The hepatic sinusoid is a complex vascular channel built from specialized fenestrated endothelial cells of the liver also it is the residence of the hepatic macrophages named Kupffer cells. Stellate cells are located in the sub-endothelial space known as the space of Disse that separates the hepatocyte cords from the blood and the sinusoids (Figure 1-B). Bile, that is produced and excreted by hepatocytes into the bile canaliculi, flows in the opposite direction to sinusoidal blood flow towards the intrahepatic bile duct, which is lined by epithelial cells called cholangiocytes 5.

Figure 1: Structure of the healthy liver 5.
(A) Geometric organization of the hepatic lobule, the functional unit of the liver. (B) A schematic representation of a sinusoid within the liver and the corresponding location of different hepatic cells.
2.2. Function
The liver exhibits many functions in the body, including filtration of the blood, endocrine control of growth signaling pathways and biliary excretion (bile salts and bicarbonate) that facilitates digestion of fats and lipids 1. The liver also provides immune system support, detoxifies chemicals such as xenobiotics, and metabolizes drugs and macronutrient supplying the body with the needed energy.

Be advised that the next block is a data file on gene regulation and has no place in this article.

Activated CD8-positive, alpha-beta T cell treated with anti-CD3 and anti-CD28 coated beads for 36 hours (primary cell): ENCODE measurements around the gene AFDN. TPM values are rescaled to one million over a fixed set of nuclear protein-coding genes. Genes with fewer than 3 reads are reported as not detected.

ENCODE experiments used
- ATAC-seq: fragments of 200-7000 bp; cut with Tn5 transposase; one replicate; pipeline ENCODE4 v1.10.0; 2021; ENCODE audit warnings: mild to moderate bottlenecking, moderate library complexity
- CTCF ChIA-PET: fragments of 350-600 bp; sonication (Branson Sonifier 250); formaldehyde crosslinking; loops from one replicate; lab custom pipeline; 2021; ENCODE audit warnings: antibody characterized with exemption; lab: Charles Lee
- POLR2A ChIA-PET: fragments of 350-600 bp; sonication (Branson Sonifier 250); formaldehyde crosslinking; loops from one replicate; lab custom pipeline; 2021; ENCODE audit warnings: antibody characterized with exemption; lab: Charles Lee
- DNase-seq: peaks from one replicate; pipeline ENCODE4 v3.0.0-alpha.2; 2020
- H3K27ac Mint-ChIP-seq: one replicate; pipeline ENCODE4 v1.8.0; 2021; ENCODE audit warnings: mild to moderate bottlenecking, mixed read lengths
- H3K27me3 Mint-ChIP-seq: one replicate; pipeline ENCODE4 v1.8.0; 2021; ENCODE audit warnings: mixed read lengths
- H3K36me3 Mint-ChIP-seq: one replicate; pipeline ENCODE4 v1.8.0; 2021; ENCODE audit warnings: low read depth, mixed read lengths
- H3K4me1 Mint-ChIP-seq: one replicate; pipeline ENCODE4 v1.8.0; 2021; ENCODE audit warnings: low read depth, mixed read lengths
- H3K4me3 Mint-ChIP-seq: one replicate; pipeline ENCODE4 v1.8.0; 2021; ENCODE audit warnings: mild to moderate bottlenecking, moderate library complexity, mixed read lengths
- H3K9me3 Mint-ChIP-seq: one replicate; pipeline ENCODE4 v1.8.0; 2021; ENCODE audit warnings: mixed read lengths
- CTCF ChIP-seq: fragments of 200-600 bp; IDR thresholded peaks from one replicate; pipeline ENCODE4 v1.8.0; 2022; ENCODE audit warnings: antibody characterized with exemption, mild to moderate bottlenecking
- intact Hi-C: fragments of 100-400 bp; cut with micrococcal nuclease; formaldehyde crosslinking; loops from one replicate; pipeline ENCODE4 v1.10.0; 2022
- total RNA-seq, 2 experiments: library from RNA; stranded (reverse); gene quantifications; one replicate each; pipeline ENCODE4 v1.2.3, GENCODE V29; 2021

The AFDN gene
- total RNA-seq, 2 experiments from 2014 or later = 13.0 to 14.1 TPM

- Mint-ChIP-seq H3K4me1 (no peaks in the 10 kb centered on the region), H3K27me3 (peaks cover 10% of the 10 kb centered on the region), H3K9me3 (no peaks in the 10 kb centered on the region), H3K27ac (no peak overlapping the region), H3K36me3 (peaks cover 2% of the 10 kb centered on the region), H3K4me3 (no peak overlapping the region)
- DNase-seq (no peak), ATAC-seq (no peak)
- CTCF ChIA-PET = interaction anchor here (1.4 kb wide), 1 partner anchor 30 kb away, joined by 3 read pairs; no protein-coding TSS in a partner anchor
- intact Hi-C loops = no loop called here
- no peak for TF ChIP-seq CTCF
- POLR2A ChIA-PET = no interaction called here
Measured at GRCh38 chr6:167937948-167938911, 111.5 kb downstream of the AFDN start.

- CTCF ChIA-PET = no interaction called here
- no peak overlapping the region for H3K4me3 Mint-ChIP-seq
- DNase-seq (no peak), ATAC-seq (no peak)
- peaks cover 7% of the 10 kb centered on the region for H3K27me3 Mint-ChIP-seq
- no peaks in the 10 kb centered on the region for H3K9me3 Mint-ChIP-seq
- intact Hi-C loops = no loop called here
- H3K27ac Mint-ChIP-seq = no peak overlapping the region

Carbohydrate storage as glycogen and glucose manufacture via the gluconeogenic pathway is the most critical liver function, in addition to cholesterol homeostasis, lipids oxidation, and storage of excess lipid in other tissues, such as adipose. Finally, the liver is a major producer of the proteins secreted in the blood, their conversion into amino acids, and removal of nitrogen in the form of urea metabolism 6.
2.3. Cells within the liver
There are four major cell types that play different roles in order to allow the proper functioning of the liver.
2.3.1. Hepatocytes
Hepatocytes are parenchymal cells, consisting 70% of the liver population 7, with an average life expectancy of 5 to 6 months. They are characterized by round nuclei with dispersed chromatin and prominent nucleoli. The cytoplasm comprises numerous mitochondria, rough ER and free ribosomes. Hepatocytes, regulated by the NPCs released factor, have a main role in the basic functions of the liver, and in the metabolic activities mentioned before 8. NPCs also stimulate the hepatocyte capacity to replicate mentioning that hepatocyte only secrete TGF a as an autocrine growth factor 9. Regeneration is not the only property that specialize the hepatocyte, 50% of the population possess more than two paired sets of chromosomes, a condition known as Anisokaryosis 8.